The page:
4. A Gluten-Free Diet Raises Mercury Levels
In one recent study, mercury levels were compared in three groups of people:
- Celiac patients on a gluten-free diet
- Celiac patients who had not yet started a gluten-free diet
- Non-celiac patients who ate wheat regularly
The group of celiac patients that had been on a gluten-free diet had FOUR TIMES the amount of toxic mercury in their blood than the other groups.17
5. Gluten-Free Diet Increases Risk of Heart Disease
In a Harvard study that followed more than 110,000 adults from 1986 to 2010, the relationship between gluten intake and heart disease was evaluated. In this study, they found that the difference in heart disease risk was about the same for the folks who ate the most gluten and those who ate the least amount of gluten—suggesting that the amount of gluten you eat does not play a role in heart disease risk.
When the researchers dug deeper and adjusted the study for the amount of refined grains that were eaten in the high-gluten group, the heart disease risk soared. Refined grains lack heart-healthy fiber, which abounds in healthy whole wheat. The fiber is the hermetic irritant that supports gut immunity.
When the researchers adjusted their findings for intake of refined grains vs. whole grains, the group that ate the least amount of gluten had a 15 percent higher risk of heart disease.20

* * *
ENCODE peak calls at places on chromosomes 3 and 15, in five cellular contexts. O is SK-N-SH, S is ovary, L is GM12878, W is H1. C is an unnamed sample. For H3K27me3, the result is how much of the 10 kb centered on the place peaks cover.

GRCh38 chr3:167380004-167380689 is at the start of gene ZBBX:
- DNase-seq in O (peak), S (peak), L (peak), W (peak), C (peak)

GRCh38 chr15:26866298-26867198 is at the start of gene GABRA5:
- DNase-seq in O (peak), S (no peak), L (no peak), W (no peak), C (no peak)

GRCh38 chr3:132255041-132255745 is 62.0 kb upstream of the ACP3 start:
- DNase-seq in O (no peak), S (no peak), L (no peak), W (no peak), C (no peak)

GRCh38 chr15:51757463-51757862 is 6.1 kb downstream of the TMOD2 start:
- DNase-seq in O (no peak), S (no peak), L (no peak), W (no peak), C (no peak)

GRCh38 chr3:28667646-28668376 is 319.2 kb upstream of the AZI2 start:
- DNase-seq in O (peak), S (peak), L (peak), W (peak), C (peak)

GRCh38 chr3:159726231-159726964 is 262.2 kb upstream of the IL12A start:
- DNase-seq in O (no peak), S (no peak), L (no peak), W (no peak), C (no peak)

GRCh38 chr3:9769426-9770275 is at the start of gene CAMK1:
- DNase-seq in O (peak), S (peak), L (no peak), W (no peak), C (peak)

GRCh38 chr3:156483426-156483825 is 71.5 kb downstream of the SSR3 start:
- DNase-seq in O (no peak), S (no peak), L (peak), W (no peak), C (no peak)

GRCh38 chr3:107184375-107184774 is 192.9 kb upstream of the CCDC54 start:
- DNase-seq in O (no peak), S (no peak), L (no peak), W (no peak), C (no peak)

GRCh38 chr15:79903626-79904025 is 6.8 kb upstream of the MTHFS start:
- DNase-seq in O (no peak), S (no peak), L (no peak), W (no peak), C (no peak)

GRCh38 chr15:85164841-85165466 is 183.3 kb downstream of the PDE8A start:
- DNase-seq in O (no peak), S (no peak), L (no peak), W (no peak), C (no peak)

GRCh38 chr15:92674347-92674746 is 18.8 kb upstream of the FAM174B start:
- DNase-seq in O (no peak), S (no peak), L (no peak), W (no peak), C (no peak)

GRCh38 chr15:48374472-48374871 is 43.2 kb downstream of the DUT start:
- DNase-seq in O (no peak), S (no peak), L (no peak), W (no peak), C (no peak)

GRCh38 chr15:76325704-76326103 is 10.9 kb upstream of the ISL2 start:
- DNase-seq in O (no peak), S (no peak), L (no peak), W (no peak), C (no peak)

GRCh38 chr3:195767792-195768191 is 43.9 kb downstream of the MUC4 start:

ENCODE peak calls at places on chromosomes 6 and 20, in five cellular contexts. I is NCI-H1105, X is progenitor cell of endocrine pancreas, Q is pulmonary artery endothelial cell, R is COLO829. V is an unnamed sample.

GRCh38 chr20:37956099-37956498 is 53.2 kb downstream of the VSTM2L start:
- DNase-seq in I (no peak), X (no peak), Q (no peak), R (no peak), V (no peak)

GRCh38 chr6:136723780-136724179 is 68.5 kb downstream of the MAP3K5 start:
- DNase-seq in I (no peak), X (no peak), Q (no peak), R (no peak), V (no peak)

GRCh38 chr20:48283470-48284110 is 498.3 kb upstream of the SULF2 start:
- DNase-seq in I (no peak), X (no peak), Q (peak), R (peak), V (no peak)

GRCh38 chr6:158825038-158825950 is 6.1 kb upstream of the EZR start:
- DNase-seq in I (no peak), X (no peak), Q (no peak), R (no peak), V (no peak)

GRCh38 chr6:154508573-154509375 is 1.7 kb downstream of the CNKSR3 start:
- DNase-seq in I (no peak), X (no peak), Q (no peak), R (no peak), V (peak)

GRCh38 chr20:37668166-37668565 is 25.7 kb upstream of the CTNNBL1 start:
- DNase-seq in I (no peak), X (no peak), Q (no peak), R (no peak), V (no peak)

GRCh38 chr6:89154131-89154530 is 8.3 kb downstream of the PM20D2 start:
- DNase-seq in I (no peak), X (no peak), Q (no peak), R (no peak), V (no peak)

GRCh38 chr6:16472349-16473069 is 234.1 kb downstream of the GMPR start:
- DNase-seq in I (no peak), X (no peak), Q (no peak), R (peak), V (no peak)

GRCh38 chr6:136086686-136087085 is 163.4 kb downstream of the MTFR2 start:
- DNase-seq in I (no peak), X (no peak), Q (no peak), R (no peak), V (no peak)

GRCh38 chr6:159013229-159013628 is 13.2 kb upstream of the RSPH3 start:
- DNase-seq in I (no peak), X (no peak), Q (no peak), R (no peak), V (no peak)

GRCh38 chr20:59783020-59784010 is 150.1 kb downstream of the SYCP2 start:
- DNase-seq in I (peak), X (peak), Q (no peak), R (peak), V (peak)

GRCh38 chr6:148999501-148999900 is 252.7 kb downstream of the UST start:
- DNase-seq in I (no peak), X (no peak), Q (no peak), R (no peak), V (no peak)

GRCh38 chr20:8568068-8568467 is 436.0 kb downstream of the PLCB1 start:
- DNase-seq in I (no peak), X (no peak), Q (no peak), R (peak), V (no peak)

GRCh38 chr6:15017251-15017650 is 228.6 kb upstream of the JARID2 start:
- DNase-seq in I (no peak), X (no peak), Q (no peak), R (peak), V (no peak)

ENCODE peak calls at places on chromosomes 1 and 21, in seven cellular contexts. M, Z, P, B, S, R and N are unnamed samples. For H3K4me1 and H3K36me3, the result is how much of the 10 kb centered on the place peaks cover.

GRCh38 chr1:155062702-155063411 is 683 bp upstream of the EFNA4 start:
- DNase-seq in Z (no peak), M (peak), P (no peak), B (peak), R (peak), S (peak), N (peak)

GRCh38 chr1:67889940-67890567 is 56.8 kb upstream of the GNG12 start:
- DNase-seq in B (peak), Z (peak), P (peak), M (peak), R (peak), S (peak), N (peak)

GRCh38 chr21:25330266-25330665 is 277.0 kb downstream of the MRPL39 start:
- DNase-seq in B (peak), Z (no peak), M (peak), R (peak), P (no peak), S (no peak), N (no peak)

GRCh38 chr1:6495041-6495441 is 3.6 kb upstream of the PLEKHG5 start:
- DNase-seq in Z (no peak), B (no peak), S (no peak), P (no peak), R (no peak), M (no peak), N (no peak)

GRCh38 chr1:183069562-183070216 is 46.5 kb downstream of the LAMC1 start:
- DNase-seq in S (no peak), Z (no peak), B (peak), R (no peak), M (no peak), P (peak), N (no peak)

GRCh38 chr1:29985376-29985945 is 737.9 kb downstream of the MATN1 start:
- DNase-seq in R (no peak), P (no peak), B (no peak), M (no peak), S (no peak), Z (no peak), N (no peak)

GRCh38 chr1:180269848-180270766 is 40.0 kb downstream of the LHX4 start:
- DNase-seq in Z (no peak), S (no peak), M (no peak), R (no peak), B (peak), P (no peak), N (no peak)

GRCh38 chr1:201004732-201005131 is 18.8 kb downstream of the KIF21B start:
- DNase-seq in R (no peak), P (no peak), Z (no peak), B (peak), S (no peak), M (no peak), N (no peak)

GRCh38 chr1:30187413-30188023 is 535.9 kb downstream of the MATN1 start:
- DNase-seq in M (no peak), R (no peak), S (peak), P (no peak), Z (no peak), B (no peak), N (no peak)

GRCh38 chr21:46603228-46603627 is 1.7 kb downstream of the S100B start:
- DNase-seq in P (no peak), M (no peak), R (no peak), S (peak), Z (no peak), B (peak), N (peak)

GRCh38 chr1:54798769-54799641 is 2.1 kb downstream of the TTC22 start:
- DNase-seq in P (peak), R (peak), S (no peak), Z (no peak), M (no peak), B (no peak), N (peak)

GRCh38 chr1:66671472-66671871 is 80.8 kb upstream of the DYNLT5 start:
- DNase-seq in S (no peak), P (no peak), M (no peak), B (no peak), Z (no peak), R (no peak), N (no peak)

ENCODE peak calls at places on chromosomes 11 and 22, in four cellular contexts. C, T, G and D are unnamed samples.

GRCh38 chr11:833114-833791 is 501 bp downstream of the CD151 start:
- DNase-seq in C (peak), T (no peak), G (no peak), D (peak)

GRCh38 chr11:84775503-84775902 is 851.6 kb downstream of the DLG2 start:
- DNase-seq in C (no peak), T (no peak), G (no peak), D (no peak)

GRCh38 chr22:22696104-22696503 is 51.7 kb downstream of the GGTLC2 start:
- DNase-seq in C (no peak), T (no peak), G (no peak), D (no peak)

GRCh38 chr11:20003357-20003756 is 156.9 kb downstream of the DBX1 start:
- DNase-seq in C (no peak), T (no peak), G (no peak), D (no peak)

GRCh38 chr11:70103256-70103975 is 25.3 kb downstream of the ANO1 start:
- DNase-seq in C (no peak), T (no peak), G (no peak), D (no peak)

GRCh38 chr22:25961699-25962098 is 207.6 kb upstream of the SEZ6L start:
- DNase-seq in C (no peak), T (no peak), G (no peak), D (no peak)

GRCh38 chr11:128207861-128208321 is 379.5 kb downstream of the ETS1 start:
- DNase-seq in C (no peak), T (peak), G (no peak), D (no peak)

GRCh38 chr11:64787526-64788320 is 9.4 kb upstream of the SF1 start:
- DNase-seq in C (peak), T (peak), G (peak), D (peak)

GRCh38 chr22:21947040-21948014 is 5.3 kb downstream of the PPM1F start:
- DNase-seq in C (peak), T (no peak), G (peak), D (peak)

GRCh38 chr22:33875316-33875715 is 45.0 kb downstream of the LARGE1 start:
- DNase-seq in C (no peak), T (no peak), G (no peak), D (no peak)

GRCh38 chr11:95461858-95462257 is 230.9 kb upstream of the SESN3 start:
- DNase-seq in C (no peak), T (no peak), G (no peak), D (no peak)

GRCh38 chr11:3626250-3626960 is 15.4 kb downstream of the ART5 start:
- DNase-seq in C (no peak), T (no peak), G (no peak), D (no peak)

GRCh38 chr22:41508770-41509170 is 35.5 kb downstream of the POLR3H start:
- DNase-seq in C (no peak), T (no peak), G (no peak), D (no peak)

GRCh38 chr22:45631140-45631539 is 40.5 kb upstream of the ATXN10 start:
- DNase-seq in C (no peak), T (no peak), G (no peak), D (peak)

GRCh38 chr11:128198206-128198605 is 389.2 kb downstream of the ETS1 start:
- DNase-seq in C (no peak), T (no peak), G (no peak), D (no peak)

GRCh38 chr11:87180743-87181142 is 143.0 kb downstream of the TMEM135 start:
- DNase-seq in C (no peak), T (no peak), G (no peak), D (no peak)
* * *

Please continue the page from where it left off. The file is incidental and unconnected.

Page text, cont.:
The Benefits of Hormetic Irritants
As we can see, while removing gluten from one’s diet may seem like a healthy idea, there may be unintended consequences. When we take digestive stimulation out of the diet by removing foods that are somewhat harder to digest (not only wheat, but also nuts, seeds, nightshades, goitrogens, oxalates, and more), we may also remove an immune-boosting stimulus that we have developed to benefit from over millions of years.
The concept is that our overall health and immunity is determined and boosted by hormetic irritants and small amounts of toxic exposure. The theory that certain harder-to-digest foods, like wheat, may actually turn out to be important immune-boosters, particularly for gut immunity (linked to respiratory immunity), is gaining traction!19,7
Instead of blaming the food or allergens for your health concerns, Ayurveda suggests that you can strengthen your barriers and digestive strength. Your barriers are the linings of your gut, lungs, skin, and the blood brain barrier that protect your body from exposure to pathogens and harmful toxics and toxins.
It is all about digestion. Digestion issues were deemed to be the cause of 85% of all disease thousands of years ago and today it could not be more true, making hormetic digestion practices an important factor in longevity.
To learn more, read my book Eat Wheat.